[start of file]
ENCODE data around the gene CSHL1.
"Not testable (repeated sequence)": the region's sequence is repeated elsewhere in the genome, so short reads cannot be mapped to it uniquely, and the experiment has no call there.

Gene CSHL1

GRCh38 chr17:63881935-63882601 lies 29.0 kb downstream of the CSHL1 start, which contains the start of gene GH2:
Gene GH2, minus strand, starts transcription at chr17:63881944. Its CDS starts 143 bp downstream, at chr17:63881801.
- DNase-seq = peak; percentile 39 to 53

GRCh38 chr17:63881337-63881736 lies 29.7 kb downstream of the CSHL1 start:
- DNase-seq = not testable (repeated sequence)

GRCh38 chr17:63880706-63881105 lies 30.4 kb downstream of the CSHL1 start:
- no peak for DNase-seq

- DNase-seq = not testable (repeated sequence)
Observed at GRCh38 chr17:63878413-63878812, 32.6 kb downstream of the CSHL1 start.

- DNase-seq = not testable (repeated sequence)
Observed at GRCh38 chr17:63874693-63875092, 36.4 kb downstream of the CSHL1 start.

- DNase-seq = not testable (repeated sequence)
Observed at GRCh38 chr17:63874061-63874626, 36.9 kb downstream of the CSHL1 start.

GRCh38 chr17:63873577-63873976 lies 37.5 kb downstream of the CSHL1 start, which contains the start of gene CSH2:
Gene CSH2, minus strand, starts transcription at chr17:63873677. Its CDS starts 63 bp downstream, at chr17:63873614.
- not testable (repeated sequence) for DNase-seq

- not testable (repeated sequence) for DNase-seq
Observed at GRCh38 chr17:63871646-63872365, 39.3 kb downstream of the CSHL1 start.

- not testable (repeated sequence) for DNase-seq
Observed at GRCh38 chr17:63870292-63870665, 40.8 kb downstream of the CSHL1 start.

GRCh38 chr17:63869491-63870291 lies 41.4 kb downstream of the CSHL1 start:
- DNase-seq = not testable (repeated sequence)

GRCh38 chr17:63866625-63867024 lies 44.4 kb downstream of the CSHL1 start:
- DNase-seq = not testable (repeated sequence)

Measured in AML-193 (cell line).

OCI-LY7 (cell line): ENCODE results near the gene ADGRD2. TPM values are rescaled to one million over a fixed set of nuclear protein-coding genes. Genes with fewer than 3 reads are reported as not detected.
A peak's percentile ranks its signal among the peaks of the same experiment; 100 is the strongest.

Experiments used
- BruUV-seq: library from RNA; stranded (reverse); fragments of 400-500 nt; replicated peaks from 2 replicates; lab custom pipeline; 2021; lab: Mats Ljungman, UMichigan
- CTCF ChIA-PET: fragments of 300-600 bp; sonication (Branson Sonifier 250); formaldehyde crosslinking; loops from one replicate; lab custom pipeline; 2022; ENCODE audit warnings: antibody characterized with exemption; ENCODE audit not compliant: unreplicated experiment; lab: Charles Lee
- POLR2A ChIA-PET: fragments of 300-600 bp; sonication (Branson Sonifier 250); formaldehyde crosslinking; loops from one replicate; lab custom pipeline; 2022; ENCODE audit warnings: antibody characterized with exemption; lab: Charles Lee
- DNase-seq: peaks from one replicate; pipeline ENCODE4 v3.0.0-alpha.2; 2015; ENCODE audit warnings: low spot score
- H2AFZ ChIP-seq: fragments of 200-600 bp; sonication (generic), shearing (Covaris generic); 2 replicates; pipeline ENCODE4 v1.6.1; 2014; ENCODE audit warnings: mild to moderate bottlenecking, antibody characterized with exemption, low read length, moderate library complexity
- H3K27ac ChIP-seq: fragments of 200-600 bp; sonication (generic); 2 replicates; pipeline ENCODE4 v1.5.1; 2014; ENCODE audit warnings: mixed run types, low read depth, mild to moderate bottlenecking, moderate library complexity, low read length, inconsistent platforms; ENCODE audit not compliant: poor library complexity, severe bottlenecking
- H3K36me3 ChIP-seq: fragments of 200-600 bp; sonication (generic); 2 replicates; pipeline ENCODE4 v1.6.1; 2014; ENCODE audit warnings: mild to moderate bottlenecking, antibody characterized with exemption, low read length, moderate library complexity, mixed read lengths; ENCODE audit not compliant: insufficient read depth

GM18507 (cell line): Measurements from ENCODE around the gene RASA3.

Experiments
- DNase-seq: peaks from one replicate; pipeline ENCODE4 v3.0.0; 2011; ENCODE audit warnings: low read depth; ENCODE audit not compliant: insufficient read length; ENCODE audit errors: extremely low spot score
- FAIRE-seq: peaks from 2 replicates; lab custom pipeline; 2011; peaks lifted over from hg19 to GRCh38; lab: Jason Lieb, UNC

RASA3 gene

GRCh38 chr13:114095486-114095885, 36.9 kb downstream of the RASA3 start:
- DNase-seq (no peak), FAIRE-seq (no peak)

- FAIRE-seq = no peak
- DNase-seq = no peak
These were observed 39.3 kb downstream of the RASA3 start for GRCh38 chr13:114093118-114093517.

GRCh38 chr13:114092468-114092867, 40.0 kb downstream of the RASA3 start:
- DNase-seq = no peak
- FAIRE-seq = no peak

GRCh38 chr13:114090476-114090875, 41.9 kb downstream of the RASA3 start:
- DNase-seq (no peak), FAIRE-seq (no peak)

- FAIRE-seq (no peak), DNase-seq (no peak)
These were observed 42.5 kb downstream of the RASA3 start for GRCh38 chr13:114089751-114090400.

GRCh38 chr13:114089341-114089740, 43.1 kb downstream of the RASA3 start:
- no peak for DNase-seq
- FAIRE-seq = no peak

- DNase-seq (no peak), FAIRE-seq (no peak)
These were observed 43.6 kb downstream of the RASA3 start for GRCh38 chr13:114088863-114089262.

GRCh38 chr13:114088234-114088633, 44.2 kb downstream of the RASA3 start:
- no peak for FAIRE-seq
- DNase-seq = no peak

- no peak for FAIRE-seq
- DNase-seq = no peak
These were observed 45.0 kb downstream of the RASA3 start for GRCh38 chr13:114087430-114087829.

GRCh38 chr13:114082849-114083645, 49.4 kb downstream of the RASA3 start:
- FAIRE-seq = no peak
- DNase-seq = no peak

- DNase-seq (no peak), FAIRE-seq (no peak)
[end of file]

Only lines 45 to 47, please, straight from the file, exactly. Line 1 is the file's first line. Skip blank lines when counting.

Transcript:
- DNase-seq (no peak), FAIRE-seq (no peak)

- FAIRE-seq = no peak
- DNase-seq = no peak